“Children create an enclosed space,” Dr. Jenny Radesky told me of using shelves in sets less than four feet tall. She is a lead author of the 2016 AAP Digital Media Guidelines for Young Children and runs a lab at the University of Michigan. In a study she conducted to determine how tablets affect parent-child interactions, she observed that parents were forced to lie down melodramatically on pillows on the backs of sofas, necks stretched out at unnatural angles, as their offspring lifted themselves up and pushed them aside. The smaller the screen, the smaller the elbows.

(A separate issue is the idea of ​​giving your child a tablet or smartphone in the hope that they can learn something from an app. Research shows that children under five have a lot of struggling to learn from a 2D screen and translate that into the 3D world without any help, so unless you’re right next to your kid, playing with them, you should probably give up on the idea that it is. is enriching.)

Of course, no one expects parents to stop Frozen every few minutes to ask Junior about the pros and cons of being able to turn their world into ice cream. You’re probably putting the cartoon on so you don’t have to commit at all, and there are, by my conservative and highly unscientific estimate, 14 million more editorials to write about why American parents have to resort to time. screen. as they navigate a world without the social support they deserve. But at least if you can see the screen, you might be able to use it as a starting point for interaction.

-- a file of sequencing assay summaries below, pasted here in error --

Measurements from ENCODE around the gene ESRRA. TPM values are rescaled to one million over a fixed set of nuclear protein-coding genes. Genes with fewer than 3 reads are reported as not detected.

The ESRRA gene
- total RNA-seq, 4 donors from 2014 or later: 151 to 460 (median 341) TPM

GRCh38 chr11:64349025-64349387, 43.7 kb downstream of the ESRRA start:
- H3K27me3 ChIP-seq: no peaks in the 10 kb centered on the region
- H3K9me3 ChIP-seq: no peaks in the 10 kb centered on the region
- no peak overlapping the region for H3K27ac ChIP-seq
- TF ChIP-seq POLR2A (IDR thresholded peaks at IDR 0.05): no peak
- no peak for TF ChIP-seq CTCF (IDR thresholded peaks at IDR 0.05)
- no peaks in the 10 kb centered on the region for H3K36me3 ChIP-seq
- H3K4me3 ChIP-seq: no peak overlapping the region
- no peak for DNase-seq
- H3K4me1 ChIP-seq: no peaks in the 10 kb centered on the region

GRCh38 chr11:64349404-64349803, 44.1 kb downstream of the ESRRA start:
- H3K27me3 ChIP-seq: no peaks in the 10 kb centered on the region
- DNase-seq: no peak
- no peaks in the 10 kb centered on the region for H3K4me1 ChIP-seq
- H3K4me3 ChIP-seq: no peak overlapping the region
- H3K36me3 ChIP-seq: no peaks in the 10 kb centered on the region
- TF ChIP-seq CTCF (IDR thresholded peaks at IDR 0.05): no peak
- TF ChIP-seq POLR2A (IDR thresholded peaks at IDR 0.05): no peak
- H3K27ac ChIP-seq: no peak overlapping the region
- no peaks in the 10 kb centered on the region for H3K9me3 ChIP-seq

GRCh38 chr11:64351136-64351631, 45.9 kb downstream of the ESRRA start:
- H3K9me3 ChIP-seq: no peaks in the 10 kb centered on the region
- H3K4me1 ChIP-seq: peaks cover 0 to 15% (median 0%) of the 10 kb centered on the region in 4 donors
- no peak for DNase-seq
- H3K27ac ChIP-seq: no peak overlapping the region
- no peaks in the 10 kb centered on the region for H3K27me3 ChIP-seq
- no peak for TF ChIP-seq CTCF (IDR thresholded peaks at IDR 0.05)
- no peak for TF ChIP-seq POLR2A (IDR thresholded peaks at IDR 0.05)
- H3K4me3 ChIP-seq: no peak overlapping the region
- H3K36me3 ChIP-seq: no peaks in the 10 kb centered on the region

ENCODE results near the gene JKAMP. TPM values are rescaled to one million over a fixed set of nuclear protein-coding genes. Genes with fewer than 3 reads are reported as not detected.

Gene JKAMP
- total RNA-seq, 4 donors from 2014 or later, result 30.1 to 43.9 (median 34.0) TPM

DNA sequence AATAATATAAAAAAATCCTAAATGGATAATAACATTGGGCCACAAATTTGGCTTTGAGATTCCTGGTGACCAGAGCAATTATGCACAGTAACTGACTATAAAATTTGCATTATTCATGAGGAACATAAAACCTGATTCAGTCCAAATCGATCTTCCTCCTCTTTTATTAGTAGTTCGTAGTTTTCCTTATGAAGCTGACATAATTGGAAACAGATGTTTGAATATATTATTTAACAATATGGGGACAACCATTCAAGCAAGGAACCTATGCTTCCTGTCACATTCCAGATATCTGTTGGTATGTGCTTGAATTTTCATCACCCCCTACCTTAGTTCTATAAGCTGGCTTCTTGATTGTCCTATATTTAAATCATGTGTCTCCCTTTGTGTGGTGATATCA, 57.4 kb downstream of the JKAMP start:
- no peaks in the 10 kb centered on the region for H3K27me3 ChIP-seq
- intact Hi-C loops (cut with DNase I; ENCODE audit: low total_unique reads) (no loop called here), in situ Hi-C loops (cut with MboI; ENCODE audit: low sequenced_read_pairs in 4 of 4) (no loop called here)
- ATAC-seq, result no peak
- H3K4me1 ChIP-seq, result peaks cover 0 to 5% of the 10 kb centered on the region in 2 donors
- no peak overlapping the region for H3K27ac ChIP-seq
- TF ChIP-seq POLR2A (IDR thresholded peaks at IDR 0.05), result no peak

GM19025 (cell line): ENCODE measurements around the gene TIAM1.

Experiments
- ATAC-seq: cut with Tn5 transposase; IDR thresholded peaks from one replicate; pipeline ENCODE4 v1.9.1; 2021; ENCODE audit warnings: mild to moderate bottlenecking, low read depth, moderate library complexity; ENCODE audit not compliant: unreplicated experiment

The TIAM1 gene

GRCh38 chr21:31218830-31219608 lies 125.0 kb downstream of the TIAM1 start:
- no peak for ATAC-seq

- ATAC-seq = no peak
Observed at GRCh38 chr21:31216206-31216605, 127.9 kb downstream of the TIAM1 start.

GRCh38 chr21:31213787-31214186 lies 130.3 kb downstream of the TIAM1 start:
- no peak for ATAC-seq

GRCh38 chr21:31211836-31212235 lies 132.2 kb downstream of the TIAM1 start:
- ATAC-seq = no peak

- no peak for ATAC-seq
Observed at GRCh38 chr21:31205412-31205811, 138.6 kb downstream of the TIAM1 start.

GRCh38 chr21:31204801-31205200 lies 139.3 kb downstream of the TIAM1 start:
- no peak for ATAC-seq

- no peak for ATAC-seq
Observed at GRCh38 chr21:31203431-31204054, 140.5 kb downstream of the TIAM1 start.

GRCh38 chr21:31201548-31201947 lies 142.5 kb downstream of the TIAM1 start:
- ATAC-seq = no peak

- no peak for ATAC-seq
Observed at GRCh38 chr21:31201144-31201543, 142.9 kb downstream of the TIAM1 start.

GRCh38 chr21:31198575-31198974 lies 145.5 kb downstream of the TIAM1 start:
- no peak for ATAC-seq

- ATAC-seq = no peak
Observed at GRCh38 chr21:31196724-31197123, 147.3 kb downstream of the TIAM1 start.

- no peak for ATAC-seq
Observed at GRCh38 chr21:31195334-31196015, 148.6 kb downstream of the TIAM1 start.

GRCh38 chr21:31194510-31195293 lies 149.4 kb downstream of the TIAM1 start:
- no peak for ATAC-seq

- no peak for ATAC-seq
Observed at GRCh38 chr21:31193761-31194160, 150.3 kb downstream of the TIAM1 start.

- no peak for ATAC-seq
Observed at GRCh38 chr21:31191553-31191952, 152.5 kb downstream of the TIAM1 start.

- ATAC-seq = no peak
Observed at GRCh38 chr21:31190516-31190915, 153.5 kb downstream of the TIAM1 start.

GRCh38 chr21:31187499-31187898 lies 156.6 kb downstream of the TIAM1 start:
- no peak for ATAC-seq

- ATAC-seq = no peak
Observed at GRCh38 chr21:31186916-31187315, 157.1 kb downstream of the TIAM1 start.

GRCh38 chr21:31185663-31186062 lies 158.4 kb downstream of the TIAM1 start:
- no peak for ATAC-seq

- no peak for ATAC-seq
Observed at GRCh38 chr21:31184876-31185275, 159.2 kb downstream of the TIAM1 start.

“I know that’s a ridiculous request these days, because [TV is] used as a babysitter, but I keep asking parents, “Please watch with your child,” Rosemarie Truglio, a legend in the children’s programming space, told me. She’s the Senior Vice President of Program and Content at Sesame Workshop, which means she’s responsible for making sure that one of the most beloved and respected preschool shows teaches her viewers the right things.

“If you do, you could extend the learning,” she said. “Speak or act out the story” after watching. “This is when they learn. Use it as a stepping stone.

So what is our family’s television philosophy now?

Minimize screen time. Go for boredom and dodge any impending tantrums in the hope that building a Magna-Tile castle, or getting lost in a make-believe world, might captivate our girls a bit. When we just can’t afford it, we put on something nice, slow, and calm. And we’re putting it on the big screen, to increase the chances that we can enjoy it together.

During the pandemic, Ella, now five, did she watch Oklahoma! so many times had I met her innocently singing “I’m just a girl who can’t say no” in the tub? Yes. Did I flog myself on it? Nope. I just started a conversation about Teen Annie, and regional accents, and how she brushes her teeth before bed.